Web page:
Warren has proposed a series of measures for reducing the influence of lobbyists, providing greater transparency on who is lobbying for what, and starting to get rid of the "revolving door" between the public and private sector.
Source: Current Affairs magazine, 2019 article series , Apr 16, 2019

Every vote matters: so abolish the Electoral College

The 2016 presidential election offered a reminder of just how much work remains to be done to ensure that the will of the people is reflected in our election results. At a March town-hall meeting in Mississippi, Senator Elizabeth Warren declared, "Every vote matters, and the way we can make that happen is [to] have national voting, and that means [getting] rid of the Electoral College." The crowd responded with what The New York Times described as "one of her longest ovations of the night."

Warren, who also says that "we need a constitutional amendment that protects the right to vote for every American citizen and to make sure that vote gets counted," is not the only presidential contender going big on democracy issues. Sen. Kirsten Gillibrand is backing an amendment to "abolish the Electoral College" introduced by Sen. Brian Schatz, while Senators Kamala Harris, Cory Booker, & Bernie Sanders have signaled their willingness to address the Electoral College's anti-democratic impact.

Source: The Nation magazine on 2020 Democratic primary , Apr 8, 2019

Fight voter suppression; abolish Electoral College

We need a constitutional amendment that protects the right to vote for every American citizen and to make sure that vote gets counted. We need to put some federal muscle behind that. We need to repeal every one of the voter suppression laws that is out there right now. My view is that every vote matters. And the way we can make that happen is that we can have national voting. And that means get rid of the Electoral College and everybody counts. Everybody ought to have to come and ask for your vote.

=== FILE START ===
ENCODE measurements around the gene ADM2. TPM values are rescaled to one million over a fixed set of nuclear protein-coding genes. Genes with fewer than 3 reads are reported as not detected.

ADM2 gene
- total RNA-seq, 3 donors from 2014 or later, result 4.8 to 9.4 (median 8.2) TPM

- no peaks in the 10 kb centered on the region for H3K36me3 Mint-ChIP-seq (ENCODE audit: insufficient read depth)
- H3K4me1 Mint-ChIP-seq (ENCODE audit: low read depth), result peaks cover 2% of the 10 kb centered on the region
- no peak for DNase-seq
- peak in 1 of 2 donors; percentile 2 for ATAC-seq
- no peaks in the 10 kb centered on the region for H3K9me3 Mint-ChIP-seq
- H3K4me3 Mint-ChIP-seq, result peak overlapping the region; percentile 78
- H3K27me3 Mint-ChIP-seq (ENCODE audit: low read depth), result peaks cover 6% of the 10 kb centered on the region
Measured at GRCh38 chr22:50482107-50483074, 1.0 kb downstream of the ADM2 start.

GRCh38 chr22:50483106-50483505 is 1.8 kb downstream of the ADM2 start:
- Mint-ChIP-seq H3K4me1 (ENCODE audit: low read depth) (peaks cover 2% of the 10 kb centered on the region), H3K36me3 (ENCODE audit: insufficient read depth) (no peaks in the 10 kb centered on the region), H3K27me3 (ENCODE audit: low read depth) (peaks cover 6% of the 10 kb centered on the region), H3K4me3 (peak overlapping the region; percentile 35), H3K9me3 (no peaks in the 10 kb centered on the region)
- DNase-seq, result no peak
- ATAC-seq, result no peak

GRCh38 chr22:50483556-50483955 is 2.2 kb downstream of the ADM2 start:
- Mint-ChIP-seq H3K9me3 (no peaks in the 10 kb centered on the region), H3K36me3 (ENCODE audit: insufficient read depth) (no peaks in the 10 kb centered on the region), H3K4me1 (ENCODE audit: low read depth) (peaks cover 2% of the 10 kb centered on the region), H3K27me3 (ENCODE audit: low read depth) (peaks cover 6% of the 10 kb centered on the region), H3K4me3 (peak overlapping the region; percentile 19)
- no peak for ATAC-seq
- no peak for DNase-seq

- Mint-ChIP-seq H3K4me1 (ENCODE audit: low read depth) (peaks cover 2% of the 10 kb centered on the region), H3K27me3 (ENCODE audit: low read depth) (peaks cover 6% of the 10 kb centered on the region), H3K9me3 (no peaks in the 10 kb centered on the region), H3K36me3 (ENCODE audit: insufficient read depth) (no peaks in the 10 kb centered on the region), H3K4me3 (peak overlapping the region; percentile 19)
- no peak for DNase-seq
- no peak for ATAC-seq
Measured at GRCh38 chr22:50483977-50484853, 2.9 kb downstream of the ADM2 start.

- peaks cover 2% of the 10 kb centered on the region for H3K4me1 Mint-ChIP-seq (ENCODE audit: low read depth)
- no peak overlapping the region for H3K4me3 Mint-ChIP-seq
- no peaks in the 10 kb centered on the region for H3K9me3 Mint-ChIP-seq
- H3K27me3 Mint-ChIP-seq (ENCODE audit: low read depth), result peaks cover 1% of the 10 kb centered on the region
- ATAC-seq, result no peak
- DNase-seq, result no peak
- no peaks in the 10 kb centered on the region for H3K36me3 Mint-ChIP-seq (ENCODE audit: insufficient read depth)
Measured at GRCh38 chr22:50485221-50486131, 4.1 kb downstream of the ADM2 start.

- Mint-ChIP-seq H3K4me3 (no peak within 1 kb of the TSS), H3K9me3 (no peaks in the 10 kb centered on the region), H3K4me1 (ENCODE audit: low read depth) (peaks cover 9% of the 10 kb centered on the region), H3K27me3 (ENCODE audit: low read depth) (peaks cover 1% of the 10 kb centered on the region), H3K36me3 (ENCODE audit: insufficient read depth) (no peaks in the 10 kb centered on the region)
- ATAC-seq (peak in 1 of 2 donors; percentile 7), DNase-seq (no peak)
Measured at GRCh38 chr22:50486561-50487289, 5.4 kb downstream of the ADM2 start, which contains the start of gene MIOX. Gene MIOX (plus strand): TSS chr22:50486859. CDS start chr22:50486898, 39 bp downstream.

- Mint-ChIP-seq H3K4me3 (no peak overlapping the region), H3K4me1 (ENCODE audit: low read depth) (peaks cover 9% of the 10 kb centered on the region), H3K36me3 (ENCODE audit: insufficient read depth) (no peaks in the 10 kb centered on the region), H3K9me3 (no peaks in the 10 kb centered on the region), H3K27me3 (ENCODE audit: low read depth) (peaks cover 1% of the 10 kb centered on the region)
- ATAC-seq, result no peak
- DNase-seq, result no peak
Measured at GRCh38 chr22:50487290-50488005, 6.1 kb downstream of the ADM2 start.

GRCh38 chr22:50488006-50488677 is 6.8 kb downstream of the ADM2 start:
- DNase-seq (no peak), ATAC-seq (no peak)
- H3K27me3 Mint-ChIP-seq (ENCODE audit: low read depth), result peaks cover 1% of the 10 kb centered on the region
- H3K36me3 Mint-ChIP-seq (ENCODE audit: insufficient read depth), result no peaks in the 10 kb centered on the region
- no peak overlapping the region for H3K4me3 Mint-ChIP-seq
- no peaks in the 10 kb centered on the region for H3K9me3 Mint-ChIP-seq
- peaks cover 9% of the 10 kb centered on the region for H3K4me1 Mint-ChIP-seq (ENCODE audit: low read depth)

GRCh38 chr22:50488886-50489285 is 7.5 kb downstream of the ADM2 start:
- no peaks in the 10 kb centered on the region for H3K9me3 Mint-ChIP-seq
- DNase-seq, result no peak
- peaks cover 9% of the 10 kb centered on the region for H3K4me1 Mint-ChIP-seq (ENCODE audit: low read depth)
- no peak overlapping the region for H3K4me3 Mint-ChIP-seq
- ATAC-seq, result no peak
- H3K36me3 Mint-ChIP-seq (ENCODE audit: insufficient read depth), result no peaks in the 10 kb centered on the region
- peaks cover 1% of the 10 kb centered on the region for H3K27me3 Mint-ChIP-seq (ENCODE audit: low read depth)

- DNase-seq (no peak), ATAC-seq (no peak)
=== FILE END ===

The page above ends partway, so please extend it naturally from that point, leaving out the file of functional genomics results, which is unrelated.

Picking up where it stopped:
Source: CNN Town Hall on 2020 Democratic presidential primary , Mar 18, 2019

Supports a lifetime ban on officials becoming lobbyists

Warren calls the Anti-Corruption and Public Integrity Act: a frontal assault on lobbying, including a lifetime prohibition that would prevent federal officeholders (including the president, members of Congress, and Cabinet secretaries) from ever becoming paid influence peddlers. Her argument is that lobbying undermines the functioning of markets, by permitting corporations to exert outsize control over the regulatory state and use government to squash competitors.
Source: The Atlantic, "Capitalism," on 2020 presidential hopefuls , Aug 28, 2018

Electing judges is a slippery slope to judges for sale

Judges don't run for office--or at least federal judges don't run for office. But some state judges have to run for reelection every few years, and as soon as they start soliciting and accepting campaign contributions, many of them cozy up to big-time corporate contributors. Welcome to the slippery slope. But even when judges don't run for office, the rich and powerful are still sniffling around, looking for a way to influence the outcome of legal disputes.